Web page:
Thursday, September 22, 2011

Laughter and Medicine

My primary-care physician now does her thing out of a new office. A few days ago, I dealt with these digs for the first time. While waiting for my routine physical to get underway, I was summoned to the reception desk and was notified that the check-up wouldn’t be covered by my insurance because I already had a physical on January 14th.

Nice try, but I have an alibi for where I was on the 14th day of this year. It’s not an airtight one, but it’s credible enough.

Ten minutes and $15 later I was steered into a side room and onto a scale, 2 feet away from a nurse who was silently drawing another woman’s blood. Although I’m farsighted, I’m not blind or dumb. I know how to read a scale and have no trouble making out its numbered notches when they’re directly in front of me. My nurse saw that I was following along without any visible confusion, so I assumed she would just write down my weight on the chart she was holding. She did - right after she broadcast it to the group. And then she repeated it! Is this a doctor’s appointment or an audition for the Bolshoi Ballet?

Should a patient’s blood pressure be taken immediately after a mistaken-identity fiasco and a public weigh-in?

I’ve always put this doctor on a pedestal, and it remains unclear how a clinician of her caliber could have gotten mixed up with an operation like this. When she walked into the examining room, it was tantamount to reuniting with a cousin you hardly ever get to see; one of the cousins you really like - not one of the ones you’re planning to quietly leave off your future wedding’s guest list.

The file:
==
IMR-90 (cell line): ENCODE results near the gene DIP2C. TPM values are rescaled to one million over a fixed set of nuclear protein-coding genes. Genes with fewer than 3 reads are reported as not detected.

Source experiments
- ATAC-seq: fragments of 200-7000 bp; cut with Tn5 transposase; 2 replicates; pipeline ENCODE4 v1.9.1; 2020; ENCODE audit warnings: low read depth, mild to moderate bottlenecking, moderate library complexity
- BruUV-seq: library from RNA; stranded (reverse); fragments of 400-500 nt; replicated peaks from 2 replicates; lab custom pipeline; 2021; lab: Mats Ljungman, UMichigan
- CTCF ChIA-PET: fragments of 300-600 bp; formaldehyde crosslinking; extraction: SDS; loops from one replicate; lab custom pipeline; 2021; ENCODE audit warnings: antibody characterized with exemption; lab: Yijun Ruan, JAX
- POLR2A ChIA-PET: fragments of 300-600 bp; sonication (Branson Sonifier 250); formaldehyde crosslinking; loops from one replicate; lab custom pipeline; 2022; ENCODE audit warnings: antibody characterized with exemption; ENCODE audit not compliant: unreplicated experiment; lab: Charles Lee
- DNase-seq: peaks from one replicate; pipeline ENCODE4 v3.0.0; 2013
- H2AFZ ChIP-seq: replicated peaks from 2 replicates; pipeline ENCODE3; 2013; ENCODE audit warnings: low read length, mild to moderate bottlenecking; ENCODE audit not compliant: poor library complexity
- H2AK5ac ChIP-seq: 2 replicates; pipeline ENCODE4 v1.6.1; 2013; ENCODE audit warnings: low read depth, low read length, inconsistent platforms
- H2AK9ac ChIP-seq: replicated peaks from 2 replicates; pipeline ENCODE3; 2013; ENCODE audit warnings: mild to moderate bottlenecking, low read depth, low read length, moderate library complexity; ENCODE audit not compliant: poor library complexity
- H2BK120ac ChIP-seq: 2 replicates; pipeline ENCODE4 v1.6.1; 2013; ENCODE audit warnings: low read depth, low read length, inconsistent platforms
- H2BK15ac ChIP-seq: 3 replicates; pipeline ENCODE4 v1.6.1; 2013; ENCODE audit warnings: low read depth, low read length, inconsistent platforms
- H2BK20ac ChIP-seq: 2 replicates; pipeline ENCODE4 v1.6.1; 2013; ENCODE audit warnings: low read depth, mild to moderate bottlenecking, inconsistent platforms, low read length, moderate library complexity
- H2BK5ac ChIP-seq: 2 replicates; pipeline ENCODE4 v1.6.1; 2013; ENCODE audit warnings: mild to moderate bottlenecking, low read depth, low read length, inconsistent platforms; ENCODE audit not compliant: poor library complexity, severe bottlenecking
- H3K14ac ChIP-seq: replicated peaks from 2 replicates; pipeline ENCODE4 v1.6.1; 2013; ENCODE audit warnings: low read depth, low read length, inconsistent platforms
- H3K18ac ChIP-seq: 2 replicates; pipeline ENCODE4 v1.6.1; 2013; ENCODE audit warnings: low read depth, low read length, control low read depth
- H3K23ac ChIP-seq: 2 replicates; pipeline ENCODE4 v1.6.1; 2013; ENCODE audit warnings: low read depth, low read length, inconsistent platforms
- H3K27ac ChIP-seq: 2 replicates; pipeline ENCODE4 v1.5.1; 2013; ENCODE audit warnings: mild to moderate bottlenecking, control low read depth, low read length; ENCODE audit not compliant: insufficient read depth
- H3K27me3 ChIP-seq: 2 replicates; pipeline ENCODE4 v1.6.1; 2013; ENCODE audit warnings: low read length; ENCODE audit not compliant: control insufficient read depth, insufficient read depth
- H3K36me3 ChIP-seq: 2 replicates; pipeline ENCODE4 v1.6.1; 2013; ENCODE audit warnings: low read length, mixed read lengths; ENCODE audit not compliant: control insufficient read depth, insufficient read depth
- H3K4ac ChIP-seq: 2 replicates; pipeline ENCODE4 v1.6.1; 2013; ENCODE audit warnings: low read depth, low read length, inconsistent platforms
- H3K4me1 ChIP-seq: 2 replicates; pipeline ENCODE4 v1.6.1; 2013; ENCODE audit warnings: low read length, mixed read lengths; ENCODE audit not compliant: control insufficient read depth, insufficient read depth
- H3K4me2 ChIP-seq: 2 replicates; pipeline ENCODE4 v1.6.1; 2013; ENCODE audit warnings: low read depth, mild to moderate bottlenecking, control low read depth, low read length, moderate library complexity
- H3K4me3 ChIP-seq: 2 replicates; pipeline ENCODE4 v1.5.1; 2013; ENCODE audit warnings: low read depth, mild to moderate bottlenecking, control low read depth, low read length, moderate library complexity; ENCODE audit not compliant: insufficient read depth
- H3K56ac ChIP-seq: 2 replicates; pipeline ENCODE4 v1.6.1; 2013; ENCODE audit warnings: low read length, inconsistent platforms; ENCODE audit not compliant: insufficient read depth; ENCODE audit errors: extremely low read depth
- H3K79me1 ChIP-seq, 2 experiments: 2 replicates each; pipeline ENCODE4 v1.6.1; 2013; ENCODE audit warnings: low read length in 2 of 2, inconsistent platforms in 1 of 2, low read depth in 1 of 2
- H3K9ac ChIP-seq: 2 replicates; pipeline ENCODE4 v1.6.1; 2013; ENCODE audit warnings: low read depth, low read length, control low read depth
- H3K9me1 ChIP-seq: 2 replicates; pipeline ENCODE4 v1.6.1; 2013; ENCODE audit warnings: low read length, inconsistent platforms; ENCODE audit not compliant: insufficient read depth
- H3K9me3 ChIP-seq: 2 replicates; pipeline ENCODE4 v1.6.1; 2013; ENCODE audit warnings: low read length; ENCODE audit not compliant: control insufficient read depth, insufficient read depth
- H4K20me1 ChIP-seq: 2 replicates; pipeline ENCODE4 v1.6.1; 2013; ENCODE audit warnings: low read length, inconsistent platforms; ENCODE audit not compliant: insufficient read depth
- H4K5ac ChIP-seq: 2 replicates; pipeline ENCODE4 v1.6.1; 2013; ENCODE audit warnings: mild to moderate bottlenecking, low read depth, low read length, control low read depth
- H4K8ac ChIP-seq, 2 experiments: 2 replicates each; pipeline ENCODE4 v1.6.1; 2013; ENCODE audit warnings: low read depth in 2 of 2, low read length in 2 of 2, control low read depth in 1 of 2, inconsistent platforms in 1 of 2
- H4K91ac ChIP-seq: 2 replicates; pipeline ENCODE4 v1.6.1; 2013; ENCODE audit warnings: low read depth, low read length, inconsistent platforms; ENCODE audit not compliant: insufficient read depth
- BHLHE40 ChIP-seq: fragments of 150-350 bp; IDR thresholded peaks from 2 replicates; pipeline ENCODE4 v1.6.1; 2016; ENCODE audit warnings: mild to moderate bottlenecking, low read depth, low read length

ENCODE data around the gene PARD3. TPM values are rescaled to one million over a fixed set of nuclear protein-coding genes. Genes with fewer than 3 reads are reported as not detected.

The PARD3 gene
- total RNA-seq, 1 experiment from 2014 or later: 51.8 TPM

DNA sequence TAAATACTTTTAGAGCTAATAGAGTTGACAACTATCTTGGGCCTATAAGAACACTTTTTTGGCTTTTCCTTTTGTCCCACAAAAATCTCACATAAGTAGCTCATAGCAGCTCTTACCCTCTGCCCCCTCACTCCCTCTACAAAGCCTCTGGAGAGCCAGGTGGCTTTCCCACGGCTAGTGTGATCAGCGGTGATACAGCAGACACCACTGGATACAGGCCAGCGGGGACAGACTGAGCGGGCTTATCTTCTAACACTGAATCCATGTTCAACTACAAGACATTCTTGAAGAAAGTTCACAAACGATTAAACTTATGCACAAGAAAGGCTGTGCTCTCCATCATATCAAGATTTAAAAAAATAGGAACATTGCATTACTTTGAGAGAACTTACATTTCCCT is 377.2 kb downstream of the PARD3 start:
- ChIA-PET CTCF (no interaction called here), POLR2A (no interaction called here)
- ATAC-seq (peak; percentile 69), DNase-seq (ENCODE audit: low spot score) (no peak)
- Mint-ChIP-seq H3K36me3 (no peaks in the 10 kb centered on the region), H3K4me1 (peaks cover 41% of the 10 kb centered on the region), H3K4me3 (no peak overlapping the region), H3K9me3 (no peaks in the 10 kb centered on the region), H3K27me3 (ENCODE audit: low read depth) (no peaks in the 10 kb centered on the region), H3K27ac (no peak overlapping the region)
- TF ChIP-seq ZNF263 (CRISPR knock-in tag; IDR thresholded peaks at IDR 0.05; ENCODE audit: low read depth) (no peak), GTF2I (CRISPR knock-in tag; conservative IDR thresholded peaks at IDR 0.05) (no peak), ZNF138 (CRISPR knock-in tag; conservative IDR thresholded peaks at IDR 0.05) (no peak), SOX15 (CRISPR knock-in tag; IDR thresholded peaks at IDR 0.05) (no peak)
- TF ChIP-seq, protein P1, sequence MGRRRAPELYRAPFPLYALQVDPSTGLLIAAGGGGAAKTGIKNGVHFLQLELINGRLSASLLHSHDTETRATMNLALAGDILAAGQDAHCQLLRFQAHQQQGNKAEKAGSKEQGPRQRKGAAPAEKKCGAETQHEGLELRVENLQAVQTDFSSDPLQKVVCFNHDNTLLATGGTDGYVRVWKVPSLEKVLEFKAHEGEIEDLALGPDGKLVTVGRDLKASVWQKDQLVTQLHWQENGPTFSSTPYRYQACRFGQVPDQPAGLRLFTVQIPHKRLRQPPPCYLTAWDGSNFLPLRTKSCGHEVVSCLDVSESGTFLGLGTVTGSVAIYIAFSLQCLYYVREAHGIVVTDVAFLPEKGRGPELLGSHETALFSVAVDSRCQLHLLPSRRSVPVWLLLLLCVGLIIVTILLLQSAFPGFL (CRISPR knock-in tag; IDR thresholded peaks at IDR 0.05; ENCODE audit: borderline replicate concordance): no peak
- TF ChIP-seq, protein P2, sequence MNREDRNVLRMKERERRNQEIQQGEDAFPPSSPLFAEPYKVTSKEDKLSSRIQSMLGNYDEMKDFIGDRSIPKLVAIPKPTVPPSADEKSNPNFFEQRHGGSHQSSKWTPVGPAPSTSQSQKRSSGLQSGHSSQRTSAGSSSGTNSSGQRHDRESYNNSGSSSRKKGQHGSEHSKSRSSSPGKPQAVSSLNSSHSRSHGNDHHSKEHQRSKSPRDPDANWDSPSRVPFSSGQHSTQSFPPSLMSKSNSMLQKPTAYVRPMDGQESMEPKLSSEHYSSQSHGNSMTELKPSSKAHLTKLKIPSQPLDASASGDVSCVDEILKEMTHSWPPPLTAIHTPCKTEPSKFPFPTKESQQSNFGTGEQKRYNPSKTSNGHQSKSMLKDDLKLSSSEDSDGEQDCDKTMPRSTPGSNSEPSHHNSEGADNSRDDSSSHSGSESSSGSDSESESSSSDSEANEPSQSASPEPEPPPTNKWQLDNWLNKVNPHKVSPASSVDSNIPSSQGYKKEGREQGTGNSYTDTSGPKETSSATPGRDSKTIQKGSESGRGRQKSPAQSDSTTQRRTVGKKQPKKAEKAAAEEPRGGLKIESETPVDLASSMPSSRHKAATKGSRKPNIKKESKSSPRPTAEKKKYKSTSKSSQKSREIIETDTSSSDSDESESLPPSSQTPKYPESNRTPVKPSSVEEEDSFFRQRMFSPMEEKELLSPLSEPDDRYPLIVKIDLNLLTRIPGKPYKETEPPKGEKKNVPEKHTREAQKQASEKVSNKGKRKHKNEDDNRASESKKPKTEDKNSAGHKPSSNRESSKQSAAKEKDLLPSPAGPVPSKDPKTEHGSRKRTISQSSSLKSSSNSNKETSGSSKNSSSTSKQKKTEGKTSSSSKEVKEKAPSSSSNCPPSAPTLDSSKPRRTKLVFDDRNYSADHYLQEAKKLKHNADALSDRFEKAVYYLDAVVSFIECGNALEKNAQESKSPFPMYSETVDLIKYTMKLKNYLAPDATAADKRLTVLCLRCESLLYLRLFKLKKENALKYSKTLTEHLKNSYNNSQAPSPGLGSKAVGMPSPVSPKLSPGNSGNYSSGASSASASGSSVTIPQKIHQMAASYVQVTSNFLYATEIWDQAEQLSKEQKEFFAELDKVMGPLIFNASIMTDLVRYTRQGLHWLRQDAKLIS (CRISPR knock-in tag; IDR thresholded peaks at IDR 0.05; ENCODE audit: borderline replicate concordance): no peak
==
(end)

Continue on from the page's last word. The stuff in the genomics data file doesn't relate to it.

The problem with having a reputation for being a joker is that people constantly think you’re trying to be funny when you’re not. That’s why my internist was cracking up with impunity as I caught her up to speed on what’s been happening with my body this year. The only point in the monologue where the snickering might have been warranted was when I started doing (spot-on) impersonations of people.

She called with my blood test results earlier tonight, and was still laughing. We both were – I had accurately diagnosed myself. One of the first things I said at the exam was: “I think I have a thyroid problem.” And I do.

She also said I have the healthiest cholesterol level she’s EVER SEEN. I (an English major) accurately diagnosed that in advance too. Medical school is for suckers.


  1. Wow, the public announcement of the weight hit a nerve. I have never had a nurse announce it publicly, but I have had nurses (more than one) make comments about it in a private weighing room. And then there's blood pressure--the shocked tone of voice, even though with meds, I'm within striking distance of normal--why do they think I am in a doctor's office, anyway?
    Glad to hear about the excellent cholesterol, Kadzi, but sorry to hear about the thyroid. I hope the problem gets resolved.

  2. Those nurses must not be so clueless that they don't know we don't enjoy having our weight announced to the curious public. It's a power trip!!